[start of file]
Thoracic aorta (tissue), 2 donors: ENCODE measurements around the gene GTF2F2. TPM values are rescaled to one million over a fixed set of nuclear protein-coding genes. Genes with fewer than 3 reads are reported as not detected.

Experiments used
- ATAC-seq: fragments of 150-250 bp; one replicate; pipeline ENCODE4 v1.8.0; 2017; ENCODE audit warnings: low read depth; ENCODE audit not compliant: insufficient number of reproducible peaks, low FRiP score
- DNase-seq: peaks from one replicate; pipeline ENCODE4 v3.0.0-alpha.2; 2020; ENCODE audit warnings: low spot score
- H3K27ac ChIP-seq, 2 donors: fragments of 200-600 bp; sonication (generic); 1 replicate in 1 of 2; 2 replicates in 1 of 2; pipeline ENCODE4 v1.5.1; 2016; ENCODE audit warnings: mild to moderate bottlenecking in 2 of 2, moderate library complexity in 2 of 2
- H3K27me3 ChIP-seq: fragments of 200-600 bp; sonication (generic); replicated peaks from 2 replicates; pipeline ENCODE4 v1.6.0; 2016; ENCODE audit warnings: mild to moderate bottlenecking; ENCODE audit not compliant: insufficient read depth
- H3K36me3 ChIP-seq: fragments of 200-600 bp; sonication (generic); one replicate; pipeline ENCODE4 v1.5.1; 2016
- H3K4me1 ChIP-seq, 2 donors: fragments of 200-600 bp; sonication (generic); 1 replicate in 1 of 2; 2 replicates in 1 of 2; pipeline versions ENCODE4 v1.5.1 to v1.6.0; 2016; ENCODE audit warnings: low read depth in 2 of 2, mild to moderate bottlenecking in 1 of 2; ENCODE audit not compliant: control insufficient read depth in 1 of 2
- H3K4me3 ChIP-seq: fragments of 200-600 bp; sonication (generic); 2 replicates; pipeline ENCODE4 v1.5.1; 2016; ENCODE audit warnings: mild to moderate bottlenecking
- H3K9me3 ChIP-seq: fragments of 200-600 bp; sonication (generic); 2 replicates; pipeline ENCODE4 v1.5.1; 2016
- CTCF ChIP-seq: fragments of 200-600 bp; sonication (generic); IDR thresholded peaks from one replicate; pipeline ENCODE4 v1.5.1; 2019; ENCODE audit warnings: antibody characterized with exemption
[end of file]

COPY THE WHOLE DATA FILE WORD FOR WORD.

Thoracic aorta (tissue), 2 donors: ENCODE measurements around the gene GTF2F2. TPM values are rescaled to one million over a fixed set of nuclear protein-coding genes. Genes with fewer than 3 reads are reported as not detected.

Experiments used
- ATAC-seq: fragments of 150-250 bp; one replicate; pipeline ENCODE4 v1.8.0; 2017; ENCODE audit warnings: low read depth; ENCODE audit not compliant: insufficient number of reproducible peaks, low FRiP score
- DNase-seq: peaks from one replicate; pipeline ENCODE4 v3.0.0-alpha.2; 2020; ENCODE audit warnings: low spot score
- H3K27ac ChIP-seq, 2 donors: fragments of 200-600 bp; sonication (generic); 1 replicate in 1 of 2; 2 replicates in 1 of 2; pipeline ENCODE4 v1.5.1; 2016; ENCODE audit warnings: mild to moderate bottlenecking in 2 of 2, moderate library complexity in 2 of 2
- H3K27me3 ChIP-seq: fragments of 200-600 bp; sonication (generic); replicated peaks from 2 replicates; pipeline ENCODE4 v1.6.0; 2016; ENCODE audit warnings: mild to moderate bottlenecking; ENCODE audit not compliant: insufficient read depth
- H3K36me3 ChIP-seq: fragments of 200-600 bp; sonication (generic); one replicate; pipeline ENCODE4 v1.5.1; 2016
- H3K4me1 ChIP-seq, 2 donors: fragments of 200-600 bp; sonication (generic); 1 replicate in 1 of 2; 2 replicates in 1 of 2; pipeline versions ENCODE4 v1.5.1 to v1.6.0; 2016; ENCODE audit warnings: low read depth in 2 of 2, mild to moderate bottlenecking in 1 of 2; ENCODE audit not compliant: control insufficient read depth in 1 of 2
- H3K4me3 ChIP-seq: fragments of 200-600 bp; sonication (generic); 2 replicates; pipeline ENCODE4 v1.5.1; 2016; ENCODE audit warnings: mild to moderate bottlenecking
- H3K9me3 ChIP-seq: fragments of 200-600 bp; sonication (generic); 2 replicates; pipeline ENCODE4 v1.5.1; 2016
- CTCF ChIP-seq: fragments of 200-600 bp; sonication (generic); IDR thresholded peaks from one replicate; pipeline ENCODE4 v1.5.1; 2019; ENCODE audit warnings: antibody characterized with exemption